Everything you need to know about election day in Victoria

Victorians go to the polls on Saturday to decide the 60th state parliament and whether Labor’s Daniel Andrews or the Liberal Party’s Matthew Guy will be premier.

Adult Australian citizens who have lived in Victoria for at least a month are eligible vote, though they need to be enrolled.

The almost 4.4 million people on the electoral roll will have until 6pm Saturday to cast their vote.

This is The Age’s guide to how the election works, how the Victorian parliament is organised and where to find a democracy sausage.

What are we voting for?

Victorians will decide who will form Victoria’s 60th parliament.

The state’s parliament is split up into two chambers – the upper and lower houses. The Legislative Assembly is the lower house and the Legislative Council is the upper house of the parliament.

The lower house of the Victorian parliament in 2021.Credit:Chris Hopkins

In the Legislative Assembly every electorate in the state is represented by a member of parliament. There are 88 MPs in the lower house. The party or coalition that earns majority support in the Legislative Assembly forms government. The Legislative Council divides Victoria into eight regions. There are 40 seats, with five members for each region. Voters will elect five people to represent their region in the upper house.

What happened at the last election?

The last election was held in 2018, when the Labor Party, led by Andrews, earned a majority in the Legislative Assembly with 55 seats. The Liberal-National Coalition won 27 seats. The Coalition was led by Guy in the 2018 election loss. On the crossbench, the Greens won three seats and the remaining three seats were secured by independent MPs.

In the upper house, the Labor government won 18 seats. The Coalition came away with 11 and the remaining 11 seats were secured by minor parties and independents. By the end of the term, the crossbench had swelled by three after departures from the major parties – Adem Somyurek and Kaushaliya Vaghela from Labor and Bernie Finn from the Liberal Party.

How and where can I vote?

There are several options for Victorian voters. Early voting booths opened on November 14 and remained open until 6pm Friday. Voters did not need a special reason to vote early, which is what voters, including the premier, have done in record numbers at this election.

Postal voting is available to Victorians who are unable to get to a voting centre because of distance, illness or age. Applications for postal votes closed on Wednesday. Postal voters must have their ballot pack posted or dropped off at a voting centre by 6pm on Saturday. The last day that postal votes can be admitted to the count is Friday, December 2. If you applied to vote by post, but haven’t received your ballot pack by this Friday, you should vote in person. Some people may be eligible to vote by phone.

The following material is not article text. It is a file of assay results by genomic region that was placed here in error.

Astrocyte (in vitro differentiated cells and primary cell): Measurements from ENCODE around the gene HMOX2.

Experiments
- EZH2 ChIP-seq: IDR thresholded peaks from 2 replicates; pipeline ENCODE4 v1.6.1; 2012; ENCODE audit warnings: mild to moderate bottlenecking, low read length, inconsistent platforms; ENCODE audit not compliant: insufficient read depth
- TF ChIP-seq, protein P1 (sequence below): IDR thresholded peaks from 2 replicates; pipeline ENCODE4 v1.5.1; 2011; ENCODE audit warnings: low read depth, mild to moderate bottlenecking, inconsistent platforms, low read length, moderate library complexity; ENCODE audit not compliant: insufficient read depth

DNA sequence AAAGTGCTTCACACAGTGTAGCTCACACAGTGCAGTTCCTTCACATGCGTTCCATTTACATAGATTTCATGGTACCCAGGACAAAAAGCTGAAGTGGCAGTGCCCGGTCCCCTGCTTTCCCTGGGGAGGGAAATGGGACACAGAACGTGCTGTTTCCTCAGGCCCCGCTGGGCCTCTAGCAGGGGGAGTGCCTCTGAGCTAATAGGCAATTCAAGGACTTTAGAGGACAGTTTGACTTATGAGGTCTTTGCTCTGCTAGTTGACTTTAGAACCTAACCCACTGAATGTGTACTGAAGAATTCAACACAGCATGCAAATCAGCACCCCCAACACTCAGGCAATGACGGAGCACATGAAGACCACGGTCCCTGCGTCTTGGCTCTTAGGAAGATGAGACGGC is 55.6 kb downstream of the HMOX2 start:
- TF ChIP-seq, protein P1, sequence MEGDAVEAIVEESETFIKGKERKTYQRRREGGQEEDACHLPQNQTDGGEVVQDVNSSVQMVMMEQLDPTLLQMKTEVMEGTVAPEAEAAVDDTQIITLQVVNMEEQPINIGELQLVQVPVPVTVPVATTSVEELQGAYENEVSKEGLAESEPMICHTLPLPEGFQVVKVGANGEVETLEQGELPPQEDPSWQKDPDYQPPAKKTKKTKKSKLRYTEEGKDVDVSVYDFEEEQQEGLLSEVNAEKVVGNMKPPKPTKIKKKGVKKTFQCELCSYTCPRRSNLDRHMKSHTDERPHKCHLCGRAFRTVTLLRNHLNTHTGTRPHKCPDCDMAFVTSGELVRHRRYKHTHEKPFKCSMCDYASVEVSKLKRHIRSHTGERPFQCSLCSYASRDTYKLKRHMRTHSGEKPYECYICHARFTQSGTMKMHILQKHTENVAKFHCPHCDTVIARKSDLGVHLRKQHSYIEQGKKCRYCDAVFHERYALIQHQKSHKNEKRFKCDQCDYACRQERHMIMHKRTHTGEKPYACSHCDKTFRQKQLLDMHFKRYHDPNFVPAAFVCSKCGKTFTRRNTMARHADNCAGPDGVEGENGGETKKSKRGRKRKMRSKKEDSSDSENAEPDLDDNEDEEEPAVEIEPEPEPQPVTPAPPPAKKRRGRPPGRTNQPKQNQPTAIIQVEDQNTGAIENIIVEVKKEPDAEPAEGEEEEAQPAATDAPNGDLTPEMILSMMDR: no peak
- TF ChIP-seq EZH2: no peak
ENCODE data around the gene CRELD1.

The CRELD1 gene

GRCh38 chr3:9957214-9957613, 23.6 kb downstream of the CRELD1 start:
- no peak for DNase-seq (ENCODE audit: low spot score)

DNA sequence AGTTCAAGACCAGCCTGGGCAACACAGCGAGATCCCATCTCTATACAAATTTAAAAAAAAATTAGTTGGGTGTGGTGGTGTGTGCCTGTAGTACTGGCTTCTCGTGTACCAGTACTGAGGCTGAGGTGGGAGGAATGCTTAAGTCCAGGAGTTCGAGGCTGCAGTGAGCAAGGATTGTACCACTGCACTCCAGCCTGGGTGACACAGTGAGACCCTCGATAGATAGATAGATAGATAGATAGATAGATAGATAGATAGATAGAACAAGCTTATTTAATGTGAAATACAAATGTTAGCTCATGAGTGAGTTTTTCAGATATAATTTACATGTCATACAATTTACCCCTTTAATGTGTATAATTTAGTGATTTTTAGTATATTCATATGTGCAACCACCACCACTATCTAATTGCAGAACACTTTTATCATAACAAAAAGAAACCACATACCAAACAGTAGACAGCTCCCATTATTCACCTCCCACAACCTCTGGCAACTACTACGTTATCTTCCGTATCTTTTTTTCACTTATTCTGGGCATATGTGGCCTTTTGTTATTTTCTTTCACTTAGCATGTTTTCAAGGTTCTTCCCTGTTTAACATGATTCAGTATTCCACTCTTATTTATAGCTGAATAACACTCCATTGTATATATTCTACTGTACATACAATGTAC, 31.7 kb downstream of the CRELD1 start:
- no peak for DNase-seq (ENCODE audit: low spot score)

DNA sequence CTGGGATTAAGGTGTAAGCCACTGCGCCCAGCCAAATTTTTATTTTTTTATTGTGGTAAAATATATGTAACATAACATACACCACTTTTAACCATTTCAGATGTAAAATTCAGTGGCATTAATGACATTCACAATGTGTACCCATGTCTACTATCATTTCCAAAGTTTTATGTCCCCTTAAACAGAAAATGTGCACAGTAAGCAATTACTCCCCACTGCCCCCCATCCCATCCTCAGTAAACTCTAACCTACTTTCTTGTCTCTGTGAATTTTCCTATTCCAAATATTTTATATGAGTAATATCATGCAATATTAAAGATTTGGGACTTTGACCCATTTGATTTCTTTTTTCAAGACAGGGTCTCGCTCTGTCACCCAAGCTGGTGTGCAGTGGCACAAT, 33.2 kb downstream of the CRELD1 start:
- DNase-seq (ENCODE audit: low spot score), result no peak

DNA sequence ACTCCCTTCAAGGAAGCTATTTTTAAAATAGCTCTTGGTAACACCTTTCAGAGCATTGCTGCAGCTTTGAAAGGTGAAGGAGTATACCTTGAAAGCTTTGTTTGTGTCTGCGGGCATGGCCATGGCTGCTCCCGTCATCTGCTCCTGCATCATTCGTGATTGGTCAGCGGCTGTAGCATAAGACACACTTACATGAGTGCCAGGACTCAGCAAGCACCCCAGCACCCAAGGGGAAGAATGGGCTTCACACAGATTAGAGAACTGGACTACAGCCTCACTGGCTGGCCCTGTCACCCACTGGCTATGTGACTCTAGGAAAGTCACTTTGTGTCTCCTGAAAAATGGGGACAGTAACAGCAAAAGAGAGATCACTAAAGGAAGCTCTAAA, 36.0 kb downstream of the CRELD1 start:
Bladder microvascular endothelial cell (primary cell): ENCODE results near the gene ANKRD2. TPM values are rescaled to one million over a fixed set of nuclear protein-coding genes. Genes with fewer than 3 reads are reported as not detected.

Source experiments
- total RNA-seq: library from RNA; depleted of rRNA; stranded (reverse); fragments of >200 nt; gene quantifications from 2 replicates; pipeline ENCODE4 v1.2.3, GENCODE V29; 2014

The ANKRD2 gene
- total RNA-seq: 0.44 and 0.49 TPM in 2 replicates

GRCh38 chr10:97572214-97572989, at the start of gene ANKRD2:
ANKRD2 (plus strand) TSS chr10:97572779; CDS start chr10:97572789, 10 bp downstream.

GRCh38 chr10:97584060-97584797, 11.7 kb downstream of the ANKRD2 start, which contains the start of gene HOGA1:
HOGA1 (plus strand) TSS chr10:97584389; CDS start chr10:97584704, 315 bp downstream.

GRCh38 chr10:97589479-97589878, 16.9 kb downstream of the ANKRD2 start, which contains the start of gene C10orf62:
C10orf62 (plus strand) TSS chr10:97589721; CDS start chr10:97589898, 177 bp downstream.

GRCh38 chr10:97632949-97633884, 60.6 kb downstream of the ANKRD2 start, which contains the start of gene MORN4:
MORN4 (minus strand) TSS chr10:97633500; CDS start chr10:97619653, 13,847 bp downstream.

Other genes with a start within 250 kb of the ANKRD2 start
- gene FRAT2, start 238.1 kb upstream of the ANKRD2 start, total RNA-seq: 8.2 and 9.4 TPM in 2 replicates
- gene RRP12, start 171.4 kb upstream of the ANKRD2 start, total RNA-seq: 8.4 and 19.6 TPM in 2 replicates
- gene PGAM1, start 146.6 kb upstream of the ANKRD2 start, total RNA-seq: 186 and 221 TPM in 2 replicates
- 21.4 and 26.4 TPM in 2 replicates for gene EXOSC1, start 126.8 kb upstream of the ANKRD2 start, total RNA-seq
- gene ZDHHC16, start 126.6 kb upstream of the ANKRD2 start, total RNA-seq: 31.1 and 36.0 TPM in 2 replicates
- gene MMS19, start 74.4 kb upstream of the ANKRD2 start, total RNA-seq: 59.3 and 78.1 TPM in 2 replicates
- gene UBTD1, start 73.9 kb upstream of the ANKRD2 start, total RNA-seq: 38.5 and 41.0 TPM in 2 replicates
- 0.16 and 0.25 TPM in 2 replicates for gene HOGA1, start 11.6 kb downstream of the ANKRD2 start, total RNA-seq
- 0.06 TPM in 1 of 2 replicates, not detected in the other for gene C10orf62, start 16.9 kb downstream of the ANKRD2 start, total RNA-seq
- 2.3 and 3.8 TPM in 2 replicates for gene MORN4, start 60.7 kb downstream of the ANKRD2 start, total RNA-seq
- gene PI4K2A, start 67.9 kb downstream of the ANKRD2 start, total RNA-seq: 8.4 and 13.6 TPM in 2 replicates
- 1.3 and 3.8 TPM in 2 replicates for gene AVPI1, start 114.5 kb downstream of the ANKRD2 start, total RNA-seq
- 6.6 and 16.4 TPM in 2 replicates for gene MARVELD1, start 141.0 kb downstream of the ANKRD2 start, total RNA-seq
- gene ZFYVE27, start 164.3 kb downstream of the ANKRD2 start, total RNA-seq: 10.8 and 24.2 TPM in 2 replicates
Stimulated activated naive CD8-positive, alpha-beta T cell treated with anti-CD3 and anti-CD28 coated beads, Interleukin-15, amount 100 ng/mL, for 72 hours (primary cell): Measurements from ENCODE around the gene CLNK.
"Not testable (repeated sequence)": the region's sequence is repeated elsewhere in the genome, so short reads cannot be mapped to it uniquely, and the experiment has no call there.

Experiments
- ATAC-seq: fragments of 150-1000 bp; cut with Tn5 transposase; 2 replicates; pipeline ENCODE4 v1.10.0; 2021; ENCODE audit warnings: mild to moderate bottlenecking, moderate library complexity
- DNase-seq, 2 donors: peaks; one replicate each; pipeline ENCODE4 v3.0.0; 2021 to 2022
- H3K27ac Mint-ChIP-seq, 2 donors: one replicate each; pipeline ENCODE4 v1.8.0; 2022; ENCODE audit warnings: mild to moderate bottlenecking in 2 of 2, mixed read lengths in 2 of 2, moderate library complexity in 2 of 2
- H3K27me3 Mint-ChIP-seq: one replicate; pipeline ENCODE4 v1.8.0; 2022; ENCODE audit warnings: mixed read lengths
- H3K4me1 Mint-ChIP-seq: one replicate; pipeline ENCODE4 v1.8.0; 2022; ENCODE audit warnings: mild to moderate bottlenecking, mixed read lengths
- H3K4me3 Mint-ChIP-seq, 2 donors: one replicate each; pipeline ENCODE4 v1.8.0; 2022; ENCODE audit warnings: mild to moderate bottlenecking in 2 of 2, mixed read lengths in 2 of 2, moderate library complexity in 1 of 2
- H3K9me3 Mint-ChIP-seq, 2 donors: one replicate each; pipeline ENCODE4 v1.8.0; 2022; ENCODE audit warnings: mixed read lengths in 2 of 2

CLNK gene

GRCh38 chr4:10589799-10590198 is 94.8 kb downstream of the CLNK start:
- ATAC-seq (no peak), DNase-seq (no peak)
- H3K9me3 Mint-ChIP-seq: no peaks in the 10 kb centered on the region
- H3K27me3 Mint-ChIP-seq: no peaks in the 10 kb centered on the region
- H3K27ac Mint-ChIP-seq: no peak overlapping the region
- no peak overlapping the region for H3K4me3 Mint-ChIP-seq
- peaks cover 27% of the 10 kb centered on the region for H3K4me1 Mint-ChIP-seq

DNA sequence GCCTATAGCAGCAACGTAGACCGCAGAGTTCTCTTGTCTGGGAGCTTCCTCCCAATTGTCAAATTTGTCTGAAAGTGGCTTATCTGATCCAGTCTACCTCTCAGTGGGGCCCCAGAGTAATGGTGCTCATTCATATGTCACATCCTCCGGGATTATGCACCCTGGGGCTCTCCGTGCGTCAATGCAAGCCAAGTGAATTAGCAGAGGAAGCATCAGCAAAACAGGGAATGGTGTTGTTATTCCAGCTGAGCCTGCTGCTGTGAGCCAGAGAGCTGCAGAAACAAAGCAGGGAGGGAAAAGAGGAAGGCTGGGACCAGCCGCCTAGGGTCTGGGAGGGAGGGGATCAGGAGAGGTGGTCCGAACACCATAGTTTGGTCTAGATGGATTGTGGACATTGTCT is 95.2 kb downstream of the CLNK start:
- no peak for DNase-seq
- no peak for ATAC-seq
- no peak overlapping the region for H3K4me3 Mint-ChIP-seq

A Victorian casts their vote.Credit:Justin McManus

You can vote in person on Saturday, when voting centres around the state open from 8am to 6pm. You can vote from any centre in the state, but voting outside your district may take longer, according to the Victorian Electoral Commission.

The VEC has all the election day voting centres listed on its website.

This election there is a special option for those who have tested positive to COVID-19 – a drive-through voting site at 149 Barries Road, Melton West. It will be open on Thursday, Friday and Saturday, but voters must show proof of a positive COVID-19 test to use the service.

Where can I get a democracy sausage?

An election day sausage sizzle at local voting centres is an Australian tradition and a way for many schools around the state to raise funds.

Voters passing the cake stall at Footscray City Primary School on election day will be tempted by a feast of political puns in addition to cupcakes.

How does voting work?

Victorian elections follow the preferential voting system – you vote for candidates on a ballot paper in order of preference. There are two separate ballot papers for the upper and lower houses.

There is a smaller ballot paper for lower house voting. You must number every box in the order of your choice, with your first choice being No.1. If your preferred candidate is eliminated from the count, your vote will flow to the next candidate nominated on your ballot. If you do not number each box on the ballot paper, your vote will not be counted.

Voting for the upper house is different. The ballot paper is larger and has a distinct line across the paper. Voters have the option of voting above or below the line. Voting above the line involves writing the number one in the box of the political party or group of candidates you want to support. A vote above the line allows the party/candidates to determine how a voter’s preferences will be distributed.

Below the line there is a box next to the name of each individual candidate. To vote below the line, you must choose at least five candidates. Write a number one in the box for your most-preferred candidate, and continue to number in descending order of preference. You must number at least five candidates to vote below the line, but you don’t need to fill out every box. Voting below the line gives you control over your preferences.

It is important that all voters pay close attention to instructions provided by the VEC officers at their voting centre.

Not voting may result in a fine of $92. For more information about voting in the state election, visit the VEC website.

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